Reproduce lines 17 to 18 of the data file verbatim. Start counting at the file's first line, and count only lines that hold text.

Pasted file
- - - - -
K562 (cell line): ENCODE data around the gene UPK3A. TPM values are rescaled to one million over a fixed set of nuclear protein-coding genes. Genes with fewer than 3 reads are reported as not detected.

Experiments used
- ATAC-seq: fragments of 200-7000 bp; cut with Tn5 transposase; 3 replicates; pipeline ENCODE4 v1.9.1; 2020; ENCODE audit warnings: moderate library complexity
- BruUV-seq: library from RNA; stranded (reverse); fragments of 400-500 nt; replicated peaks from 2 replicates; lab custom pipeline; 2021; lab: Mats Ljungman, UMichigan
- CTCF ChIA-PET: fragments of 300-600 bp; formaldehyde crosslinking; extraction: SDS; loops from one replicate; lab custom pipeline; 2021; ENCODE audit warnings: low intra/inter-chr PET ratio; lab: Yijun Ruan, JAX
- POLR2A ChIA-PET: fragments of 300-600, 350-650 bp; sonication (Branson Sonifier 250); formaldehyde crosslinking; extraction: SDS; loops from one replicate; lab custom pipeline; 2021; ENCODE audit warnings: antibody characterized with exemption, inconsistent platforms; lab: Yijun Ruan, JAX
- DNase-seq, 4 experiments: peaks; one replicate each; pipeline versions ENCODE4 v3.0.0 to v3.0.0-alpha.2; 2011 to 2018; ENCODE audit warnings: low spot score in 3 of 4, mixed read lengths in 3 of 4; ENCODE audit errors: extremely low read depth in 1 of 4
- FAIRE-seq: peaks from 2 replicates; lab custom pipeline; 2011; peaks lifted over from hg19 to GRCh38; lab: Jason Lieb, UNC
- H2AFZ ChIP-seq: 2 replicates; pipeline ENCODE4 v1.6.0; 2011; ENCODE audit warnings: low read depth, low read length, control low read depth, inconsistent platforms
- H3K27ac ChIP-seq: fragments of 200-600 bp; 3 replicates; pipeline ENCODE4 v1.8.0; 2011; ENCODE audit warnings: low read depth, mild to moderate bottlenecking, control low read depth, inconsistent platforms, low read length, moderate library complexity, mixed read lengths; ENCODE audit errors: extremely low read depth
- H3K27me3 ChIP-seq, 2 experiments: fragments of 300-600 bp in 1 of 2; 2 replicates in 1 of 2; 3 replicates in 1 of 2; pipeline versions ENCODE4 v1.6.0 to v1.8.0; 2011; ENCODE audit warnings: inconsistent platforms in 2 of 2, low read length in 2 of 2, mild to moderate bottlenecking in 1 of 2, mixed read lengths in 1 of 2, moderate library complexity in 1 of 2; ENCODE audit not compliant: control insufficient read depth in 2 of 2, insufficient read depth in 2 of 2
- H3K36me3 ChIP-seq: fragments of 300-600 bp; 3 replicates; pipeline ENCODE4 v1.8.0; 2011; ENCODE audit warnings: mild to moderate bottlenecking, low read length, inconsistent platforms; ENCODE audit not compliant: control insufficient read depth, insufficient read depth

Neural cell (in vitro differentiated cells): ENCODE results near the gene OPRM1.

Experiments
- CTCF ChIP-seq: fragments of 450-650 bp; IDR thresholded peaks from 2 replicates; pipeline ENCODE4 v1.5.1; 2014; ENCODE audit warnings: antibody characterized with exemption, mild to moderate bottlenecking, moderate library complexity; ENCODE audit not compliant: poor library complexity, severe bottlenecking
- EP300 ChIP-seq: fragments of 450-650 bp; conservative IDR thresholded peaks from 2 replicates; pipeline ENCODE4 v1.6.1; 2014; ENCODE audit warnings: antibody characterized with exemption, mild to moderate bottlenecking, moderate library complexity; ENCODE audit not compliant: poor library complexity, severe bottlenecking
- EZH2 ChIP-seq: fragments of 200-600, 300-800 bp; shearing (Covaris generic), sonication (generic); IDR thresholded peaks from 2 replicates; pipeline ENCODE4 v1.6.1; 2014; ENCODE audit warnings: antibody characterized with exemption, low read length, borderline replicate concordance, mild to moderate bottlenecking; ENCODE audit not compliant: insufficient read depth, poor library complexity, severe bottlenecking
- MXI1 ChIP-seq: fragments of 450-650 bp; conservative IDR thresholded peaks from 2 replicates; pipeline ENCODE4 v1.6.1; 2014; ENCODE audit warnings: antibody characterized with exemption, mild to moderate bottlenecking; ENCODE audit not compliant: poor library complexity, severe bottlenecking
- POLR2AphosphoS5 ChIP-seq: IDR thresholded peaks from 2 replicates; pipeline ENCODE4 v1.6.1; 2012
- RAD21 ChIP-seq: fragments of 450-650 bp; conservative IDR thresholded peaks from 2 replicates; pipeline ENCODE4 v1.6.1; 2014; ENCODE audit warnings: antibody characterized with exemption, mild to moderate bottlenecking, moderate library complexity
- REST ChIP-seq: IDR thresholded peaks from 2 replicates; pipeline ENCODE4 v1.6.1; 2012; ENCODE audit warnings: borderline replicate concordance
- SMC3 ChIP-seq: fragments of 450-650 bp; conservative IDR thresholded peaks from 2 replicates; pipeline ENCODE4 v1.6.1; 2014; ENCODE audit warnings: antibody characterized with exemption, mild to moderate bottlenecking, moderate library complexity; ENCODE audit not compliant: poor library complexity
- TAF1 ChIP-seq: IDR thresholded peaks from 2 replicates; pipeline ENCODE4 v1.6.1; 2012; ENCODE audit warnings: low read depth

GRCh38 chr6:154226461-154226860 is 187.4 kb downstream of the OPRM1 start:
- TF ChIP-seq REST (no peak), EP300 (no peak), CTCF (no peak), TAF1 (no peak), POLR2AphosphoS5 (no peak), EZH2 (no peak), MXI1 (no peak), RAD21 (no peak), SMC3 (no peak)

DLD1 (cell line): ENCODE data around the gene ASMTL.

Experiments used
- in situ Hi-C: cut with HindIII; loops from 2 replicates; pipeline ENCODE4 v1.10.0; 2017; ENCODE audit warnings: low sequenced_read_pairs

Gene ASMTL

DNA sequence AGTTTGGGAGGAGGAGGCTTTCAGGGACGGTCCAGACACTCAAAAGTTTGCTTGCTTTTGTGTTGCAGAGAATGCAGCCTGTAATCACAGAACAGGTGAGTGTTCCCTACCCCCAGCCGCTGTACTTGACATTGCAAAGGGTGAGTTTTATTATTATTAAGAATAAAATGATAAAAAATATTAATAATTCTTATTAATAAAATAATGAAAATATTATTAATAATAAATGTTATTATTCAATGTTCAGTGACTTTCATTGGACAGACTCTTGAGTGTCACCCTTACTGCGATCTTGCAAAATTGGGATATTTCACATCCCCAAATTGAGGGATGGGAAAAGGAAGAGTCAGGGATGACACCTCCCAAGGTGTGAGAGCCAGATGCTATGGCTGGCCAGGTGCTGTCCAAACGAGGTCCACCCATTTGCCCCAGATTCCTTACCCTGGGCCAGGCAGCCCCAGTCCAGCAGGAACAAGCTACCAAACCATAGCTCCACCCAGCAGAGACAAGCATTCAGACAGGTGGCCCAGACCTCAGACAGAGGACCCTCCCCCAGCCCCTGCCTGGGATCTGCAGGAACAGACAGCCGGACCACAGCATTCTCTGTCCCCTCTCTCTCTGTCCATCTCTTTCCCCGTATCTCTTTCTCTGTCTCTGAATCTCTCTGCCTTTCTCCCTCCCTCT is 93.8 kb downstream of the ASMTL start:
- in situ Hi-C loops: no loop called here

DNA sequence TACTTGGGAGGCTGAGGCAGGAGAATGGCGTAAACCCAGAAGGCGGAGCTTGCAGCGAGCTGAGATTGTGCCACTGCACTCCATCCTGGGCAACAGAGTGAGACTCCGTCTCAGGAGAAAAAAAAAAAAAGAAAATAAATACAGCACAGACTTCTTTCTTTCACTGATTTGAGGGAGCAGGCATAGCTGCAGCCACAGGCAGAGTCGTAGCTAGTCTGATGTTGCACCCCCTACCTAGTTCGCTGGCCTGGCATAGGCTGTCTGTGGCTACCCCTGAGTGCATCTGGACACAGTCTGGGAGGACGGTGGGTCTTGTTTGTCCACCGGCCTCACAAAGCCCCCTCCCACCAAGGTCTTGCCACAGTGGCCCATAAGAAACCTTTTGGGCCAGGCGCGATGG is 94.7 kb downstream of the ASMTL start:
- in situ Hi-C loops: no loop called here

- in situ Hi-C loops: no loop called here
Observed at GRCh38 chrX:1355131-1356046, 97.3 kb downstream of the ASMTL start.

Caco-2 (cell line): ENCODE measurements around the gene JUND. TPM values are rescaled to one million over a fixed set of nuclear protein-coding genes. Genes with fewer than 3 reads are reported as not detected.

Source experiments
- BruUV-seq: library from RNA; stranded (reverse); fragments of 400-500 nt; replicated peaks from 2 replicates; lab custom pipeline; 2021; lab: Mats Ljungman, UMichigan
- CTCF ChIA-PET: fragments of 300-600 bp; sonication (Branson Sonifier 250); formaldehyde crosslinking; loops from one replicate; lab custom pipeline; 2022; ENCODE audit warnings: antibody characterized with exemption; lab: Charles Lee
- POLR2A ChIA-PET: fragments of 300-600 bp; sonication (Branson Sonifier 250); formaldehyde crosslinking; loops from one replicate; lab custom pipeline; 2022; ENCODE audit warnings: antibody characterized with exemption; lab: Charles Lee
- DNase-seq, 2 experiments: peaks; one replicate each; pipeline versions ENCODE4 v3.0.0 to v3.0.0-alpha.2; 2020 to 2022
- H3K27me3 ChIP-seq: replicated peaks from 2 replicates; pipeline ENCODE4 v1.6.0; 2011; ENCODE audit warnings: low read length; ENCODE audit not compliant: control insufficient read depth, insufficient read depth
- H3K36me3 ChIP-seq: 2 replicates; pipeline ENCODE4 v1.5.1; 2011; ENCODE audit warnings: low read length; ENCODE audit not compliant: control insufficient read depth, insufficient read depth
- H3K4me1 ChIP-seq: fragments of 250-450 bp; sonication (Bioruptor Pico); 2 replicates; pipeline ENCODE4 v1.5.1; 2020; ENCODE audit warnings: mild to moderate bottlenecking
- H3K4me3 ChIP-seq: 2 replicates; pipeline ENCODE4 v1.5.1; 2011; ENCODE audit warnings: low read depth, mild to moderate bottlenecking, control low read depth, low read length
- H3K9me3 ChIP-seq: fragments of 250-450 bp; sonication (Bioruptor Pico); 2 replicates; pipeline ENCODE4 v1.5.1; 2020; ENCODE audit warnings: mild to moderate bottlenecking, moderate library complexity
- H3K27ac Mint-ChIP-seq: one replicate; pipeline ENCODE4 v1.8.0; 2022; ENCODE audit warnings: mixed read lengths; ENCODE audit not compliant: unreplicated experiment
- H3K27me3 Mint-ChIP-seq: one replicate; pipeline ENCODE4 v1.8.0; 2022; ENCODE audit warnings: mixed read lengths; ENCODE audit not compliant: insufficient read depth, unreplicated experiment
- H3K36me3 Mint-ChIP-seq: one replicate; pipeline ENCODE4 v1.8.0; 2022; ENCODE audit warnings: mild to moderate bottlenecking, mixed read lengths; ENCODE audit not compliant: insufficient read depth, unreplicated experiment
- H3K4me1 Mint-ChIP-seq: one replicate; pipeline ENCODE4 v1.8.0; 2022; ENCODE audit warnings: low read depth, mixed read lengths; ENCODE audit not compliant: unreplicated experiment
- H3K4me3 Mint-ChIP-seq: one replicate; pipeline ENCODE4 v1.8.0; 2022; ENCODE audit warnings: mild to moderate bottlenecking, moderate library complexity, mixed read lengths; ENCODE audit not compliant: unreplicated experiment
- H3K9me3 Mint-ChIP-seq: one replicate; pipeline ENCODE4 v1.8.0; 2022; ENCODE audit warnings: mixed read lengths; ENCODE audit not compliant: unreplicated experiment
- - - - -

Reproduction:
- EZH2 ChIP-seq: fragments of 200-600, 300-800 bp; shearing (Covaris generic), sonication (generic); IDR thresholded peaks from 2 replicates; pipeline ENCODE4 v1.6.1; 2014; ENCODE audit warnings: antibody characterized with exemption, low read length, borderline replicate concordance, mild to moderate bottlenecking; ENCODE audit not compliant: insufficient read depth, poor library complexity, severe bottlenecking
- MXI1 ChIP-seq: fragments of 450-650 bp; conservative IDR thresholded peaks from 2 replicates; pipeline ENCODE4 v1.6.1; 2014; ENCODE audit warnings: antibody characterized with exemption, mild to moderate bottlenecking; ENCODE audit not compliant: poor library complexity, severe bottlenecking